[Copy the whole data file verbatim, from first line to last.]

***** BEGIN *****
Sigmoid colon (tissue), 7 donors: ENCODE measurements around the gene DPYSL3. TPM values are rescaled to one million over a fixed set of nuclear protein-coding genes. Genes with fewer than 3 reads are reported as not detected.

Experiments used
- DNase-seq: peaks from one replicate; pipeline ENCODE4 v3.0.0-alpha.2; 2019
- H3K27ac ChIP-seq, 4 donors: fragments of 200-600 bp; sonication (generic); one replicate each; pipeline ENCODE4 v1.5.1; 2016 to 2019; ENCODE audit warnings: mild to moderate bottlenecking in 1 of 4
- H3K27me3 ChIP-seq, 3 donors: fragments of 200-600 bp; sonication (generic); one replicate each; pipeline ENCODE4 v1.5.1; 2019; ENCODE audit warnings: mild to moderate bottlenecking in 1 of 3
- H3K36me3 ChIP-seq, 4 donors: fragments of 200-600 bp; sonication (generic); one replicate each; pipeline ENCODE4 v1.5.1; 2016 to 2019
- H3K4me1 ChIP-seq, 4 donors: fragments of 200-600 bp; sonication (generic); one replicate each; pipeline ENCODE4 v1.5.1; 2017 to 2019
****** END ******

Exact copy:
Sigmoid colon (tissue), 7 donors: ENCODE measurements around the gene DPYSL3. TPM values are rescaled to one million over a fixed set of nuclear protein-coding genes. Genes with fewer than 3 reads are reported as not detected.

Experiments used
- DNase-seq: peaks from one replicate; pipeline ENCODE4 v3.0.0-alpha.2; 2019
- H3K27ac ChIP-seq, 4 donors: fragments of 200-600 bp; sonication (generic); one replicate each; pipeline ENCODE4 v1.5.1; 2016 to 2019; ENCODE audit warnings: mild to moderate bottlenecking in 1 of 4
- H3K27me3 ChIP-seq, 3 donors: fragments of 200-600 bp; sonication (generic); one replicate each; pipeline ENCODE4 v1.5.1; 2019; ENCODE audit warnings: mild to moderate bottlenecking in 1 of 3
- H3K36me3 ChIP-seq, 4 donors: fragments of 200-600 bp; sonication (generic); one replicate each; pipeline ENCODE4 v1.5.1; 2016 to 2019
- H3K4me1 ChIP-seq, 4 donors: fragments of 200-600 bp; sonication (generic); one replicate each; pipeline ENCODE4 v1.5.1; 2017 to 2019